There are other problems (symptoms) that many individuals with 1p36 deletion syndrome develop:

  • About 90% have severe learning disabilities
  • About 75% will have no ability to form words, the other approximate 25% will only develop a few words or phrases
  • About 70% develop types of heart problems
  • About 50% will develop seizures, behavior problems, and hearing problems
  • Other problems such as weak muscle tone, breathing problems, eye problems, swallowing problems, genital malformations (usually minor in males), and metabolic problems have been reported.



What are the causes for 1p36 deletion syndrome?

As humans, we all should share 23 chromosomes from each parent, for a total of 46. But what happens when some of the genetic material (genes made from DNA) in the chromosomes is missing? The outcome depends on the functions that the genetic material controls. Unfortunately, in a relatively newly identified problem, 1p36 deletion syndrome, (first deletion noted in 1981 and in 1997, the clinical features first outlined), a small segment of missing DNA results in large problems for individuals missing the DNA and for their families.

The name of the problem is 1p36 deletion syndrome. This numeric name means that it affects chromosome # 1, the largest human chromosome. It precisely affects the area on the #1 chromosome that is on a short arm of the chromosome (p means the short arm above the centromere that joins the two parental copies of chromosome 1, and area 36 is where the missing DNA should be located). In recent years (about 2005-08), recent diagnostic tests known as fluorescent in situ hybridization (FISH) and microarray comparative genomic hybridization (array CGH) have been developed to definitively diagnose the 1p36 deletion syndrome. CGH may determine about how much DNA is missing.



What are the treatments for 1p36 deletion syndrome?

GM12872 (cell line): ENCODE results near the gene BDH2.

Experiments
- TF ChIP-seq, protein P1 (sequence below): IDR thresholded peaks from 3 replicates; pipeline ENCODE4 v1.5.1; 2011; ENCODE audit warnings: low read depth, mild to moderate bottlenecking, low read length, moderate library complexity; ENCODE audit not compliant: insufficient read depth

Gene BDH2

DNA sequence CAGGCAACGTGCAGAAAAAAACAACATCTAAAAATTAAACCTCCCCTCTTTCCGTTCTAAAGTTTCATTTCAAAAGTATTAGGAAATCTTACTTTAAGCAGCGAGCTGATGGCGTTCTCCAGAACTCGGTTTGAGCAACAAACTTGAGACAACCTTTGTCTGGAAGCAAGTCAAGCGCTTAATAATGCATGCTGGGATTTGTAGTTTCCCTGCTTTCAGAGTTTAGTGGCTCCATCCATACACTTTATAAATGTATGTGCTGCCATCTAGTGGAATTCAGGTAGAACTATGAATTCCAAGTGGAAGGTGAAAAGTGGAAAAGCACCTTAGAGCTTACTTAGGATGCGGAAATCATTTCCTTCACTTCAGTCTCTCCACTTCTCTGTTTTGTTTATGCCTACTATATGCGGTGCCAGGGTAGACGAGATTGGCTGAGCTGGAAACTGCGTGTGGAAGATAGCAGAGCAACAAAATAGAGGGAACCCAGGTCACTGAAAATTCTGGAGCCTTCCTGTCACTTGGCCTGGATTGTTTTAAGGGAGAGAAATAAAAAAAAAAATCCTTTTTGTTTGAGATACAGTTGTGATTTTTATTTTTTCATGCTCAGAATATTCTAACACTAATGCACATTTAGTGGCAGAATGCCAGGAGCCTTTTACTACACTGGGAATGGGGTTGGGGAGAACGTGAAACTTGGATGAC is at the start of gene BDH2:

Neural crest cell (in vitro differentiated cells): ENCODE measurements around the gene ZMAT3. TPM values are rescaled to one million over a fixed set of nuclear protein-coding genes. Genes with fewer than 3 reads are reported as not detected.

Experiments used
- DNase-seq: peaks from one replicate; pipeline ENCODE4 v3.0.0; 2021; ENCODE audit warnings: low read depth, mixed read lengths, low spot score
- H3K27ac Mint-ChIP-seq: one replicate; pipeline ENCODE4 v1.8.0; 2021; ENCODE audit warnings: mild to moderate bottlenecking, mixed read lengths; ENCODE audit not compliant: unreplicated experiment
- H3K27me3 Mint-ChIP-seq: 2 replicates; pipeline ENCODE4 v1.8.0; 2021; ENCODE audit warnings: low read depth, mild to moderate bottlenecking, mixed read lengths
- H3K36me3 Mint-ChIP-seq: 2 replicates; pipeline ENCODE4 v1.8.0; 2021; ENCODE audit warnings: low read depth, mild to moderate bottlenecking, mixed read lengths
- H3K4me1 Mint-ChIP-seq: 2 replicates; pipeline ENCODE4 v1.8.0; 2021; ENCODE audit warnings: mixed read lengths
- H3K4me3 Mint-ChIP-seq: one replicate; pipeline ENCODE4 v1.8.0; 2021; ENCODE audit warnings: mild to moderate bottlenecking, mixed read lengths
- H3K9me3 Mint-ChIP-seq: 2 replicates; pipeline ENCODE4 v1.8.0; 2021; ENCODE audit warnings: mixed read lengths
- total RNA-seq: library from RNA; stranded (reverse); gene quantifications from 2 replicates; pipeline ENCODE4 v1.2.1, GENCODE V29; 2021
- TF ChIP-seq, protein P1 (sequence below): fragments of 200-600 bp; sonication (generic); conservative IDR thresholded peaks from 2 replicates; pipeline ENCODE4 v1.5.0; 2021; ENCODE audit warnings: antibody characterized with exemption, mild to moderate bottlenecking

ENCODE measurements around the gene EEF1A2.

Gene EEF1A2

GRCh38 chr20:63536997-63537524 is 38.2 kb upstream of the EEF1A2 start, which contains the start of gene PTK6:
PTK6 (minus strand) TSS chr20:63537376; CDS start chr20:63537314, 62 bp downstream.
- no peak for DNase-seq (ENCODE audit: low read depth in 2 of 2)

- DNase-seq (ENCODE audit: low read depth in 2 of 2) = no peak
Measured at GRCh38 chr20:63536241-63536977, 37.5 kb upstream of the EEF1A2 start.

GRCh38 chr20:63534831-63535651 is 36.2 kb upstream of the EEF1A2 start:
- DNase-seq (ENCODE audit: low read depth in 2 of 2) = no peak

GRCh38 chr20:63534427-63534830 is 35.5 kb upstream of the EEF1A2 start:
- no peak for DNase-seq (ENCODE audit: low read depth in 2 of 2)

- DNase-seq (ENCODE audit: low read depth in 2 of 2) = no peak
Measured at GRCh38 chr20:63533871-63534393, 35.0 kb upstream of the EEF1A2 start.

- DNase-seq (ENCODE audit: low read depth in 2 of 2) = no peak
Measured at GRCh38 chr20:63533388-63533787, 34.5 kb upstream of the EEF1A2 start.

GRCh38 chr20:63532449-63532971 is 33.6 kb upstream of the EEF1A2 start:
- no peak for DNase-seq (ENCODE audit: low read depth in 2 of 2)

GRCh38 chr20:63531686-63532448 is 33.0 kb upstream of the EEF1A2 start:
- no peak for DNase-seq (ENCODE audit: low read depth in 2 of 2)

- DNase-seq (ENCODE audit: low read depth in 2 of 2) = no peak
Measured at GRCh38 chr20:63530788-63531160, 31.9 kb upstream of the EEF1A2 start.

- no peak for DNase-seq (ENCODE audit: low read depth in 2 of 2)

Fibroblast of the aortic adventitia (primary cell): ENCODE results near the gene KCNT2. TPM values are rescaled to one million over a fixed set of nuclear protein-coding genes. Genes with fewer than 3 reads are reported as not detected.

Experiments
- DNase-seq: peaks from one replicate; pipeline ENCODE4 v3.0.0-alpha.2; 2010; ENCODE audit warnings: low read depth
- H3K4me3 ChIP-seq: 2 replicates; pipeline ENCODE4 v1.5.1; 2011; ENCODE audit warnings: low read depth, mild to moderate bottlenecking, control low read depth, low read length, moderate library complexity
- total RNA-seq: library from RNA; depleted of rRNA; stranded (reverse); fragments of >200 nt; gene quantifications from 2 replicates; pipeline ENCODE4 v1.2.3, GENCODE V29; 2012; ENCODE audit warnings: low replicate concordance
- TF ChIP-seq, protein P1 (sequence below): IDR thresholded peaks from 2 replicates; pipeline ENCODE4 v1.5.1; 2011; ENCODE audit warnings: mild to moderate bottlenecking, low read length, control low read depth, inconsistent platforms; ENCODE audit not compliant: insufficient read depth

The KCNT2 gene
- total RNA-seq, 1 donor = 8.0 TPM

Treatment is limited; symptomatic treatment is the usual treatment available. The heart, eye, muscle tone, and swallowing problems may be reduced by specialists in those fields; the earlier the diagnosis and treatment, the more likely these problems will become manageable or minimized. Some clinicians report good results with behavior modification training. Some affected individuals do well and can participate in many social events, but not all individuals are successful.

Compassion, patience and understanding of the extent of an individual's capabilities can allow an individual to have a loving and rewarding relationship with family and friends. Some affected individuals may be able to learn to communicate with body and sign language; this ability may take considerable effort and training on both the affected person and caregiver's part to develop.

 



What are the risk factors for 1p36 deletion syndrome?

Genetic material from a particular area on the short (p) arm of chromosome 1 is deleted, leading to the condition known as 1p36 deletion syndrome. The loss of numerous genes in this region is likely related to the 1p36 deletion syndrome's signs and symptoms. Each person with the deletion has a different size.

1. The majority of 1p36 deletion syndrome instances are not hereditary. They are the outcome of a chromosomal deletion that happens by chance either during the creation of sperm or egg cells or during the early stages of fetal development. Most affected individuals have no family history of the illness.
2. A portion of the chromosome with deletion is inherited from an unaffected parent in about 20% of patients with 1p36 deletion syndrome. In these situations, the parent has a balanced translocation, a chromosomal rearrangement in which neither genetic material is gained nor lost.
3. Healthy translocations that are balanced can occasionally become unbalanced as they are handed down to the following generation.
4. Unbalanced translocations can be inherited, and children that inherit them may experience chromosomal rearrangements with additional or missing genetic material.
5. The short arm of chromosome 1 is missing genetic material in people with 1p36 deletion syndrome who inherit an imbalanced translocation, which causes birth abnormalities and other health issues typical of this illness.

Symptoms
Deep-set eyes,Pointed chin
Conditions
Midface hypoplasia,Long area between nose and mouth
Drugs
Anti-seizure medications